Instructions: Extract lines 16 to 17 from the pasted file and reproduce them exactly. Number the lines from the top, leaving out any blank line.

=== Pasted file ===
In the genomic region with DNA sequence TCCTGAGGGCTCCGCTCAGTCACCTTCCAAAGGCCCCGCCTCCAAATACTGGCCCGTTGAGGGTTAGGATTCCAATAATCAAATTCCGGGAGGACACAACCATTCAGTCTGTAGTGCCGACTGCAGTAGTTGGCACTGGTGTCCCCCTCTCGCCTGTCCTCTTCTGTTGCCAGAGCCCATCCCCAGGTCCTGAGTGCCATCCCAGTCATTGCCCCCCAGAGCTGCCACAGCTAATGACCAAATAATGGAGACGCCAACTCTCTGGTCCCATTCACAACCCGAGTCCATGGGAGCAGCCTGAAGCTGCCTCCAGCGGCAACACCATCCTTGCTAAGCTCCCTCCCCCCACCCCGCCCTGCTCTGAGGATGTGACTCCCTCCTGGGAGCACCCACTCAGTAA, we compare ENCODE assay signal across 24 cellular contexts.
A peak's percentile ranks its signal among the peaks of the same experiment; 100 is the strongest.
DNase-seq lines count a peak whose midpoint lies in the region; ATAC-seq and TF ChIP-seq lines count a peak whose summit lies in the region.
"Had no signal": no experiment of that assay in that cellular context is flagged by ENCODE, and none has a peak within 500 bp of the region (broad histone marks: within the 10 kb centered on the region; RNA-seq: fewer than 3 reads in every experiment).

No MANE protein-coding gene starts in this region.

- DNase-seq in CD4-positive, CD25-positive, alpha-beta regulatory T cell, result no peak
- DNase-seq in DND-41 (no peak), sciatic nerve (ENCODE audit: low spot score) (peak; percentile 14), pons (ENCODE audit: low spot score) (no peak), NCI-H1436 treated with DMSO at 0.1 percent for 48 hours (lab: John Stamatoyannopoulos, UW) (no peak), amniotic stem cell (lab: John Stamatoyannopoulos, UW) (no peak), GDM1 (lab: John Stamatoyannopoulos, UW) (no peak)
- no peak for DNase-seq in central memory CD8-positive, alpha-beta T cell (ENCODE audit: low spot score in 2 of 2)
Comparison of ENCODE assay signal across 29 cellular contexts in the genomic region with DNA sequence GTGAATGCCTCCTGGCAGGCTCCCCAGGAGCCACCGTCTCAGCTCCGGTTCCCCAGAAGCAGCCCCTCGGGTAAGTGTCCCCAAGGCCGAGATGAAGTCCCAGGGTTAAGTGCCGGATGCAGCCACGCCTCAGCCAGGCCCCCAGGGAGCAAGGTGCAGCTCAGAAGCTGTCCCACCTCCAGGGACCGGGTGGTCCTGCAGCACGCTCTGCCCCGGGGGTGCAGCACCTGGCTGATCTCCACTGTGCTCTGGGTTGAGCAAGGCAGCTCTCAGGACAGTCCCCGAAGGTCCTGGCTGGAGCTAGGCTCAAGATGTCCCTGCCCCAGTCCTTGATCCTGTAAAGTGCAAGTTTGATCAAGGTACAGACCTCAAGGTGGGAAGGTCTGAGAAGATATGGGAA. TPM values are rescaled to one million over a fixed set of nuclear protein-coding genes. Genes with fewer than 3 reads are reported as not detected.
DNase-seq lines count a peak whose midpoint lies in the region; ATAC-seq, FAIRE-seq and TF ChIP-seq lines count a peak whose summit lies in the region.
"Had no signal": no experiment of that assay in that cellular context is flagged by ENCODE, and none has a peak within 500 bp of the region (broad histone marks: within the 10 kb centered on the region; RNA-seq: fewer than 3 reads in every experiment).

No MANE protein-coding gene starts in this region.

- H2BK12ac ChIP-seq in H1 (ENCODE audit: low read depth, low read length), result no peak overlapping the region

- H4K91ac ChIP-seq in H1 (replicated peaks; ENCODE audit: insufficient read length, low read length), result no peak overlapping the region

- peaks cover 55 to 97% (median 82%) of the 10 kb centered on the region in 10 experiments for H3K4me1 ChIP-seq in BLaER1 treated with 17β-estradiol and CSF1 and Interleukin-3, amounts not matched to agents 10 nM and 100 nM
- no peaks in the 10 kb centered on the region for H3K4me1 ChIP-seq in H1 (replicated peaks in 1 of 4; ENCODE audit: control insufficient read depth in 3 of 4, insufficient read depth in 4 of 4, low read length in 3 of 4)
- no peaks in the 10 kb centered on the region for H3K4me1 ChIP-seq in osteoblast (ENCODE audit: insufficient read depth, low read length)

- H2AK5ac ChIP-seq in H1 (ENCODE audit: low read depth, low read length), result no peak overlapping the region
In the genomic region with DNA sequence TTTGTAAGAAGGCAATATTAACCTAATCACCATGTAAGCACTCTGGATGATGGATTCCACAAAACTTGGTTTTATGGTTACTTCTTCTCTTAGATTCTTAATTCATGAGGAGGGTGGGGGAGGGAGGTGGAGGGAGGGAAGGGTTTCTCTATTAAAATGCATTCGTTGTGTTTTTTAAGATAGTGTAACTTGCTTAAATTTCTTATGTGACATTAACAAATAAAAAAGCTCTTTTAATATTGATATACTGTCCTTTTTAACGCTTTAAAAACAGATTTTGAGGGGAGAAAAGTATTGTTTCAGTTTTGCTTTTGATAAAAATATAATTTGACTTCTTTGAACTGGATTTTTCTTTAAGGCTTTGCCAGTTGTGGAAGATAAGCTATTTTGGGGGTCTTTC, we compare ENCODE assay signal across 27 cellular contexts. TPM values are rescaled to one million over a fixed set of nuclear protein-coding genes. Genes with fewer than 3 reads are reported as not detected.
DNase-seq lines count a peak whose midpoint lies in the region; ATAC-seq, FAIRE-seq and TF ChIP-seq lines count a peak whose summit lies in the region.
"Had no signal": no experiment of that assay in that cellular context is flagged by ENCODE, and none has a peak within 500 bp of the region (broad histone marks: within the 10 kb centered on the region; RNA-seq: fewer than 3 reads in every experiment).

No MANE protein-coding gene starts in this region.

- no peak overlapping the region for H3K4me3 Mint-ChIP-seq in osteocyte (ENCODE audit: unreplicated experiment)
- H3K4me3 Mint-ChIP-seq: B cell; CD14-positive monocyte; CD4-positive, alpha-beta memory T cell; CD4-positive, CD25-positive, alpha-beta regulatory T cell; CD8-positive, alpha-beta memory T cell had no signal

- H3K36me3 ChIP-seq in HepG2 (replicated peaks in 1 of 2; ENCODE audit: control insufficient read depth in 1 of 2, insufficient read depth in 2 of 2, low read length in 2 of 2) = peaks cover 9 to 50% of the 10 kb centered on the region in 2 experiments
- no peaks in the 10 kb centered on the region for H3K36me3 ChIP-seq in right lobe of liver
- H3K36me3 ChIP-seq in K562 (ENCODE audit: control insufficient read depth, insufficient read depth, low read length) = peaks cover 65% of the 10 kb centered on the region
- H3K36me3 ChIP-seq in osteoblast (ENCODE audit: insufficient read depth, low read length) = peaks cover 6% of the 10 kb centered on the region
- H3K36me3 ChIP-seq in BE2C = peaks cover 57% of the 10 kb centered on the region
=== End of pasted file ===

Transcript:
- no peaks in the 10 kb centered on the region for H3K4me1 ChIP-seq in H1 (replicated peaks in 1 of 4; ENCODE audit: control insufficient read depth in 3 of 4, insufficient read depth in 4 of 4, low read length in 3 of 4)
- no peaks in the 10 kb centered on the region for H3K4me1 ChIP-seq in osteoblast (ENCODE audit: insufficient read depth, low read length)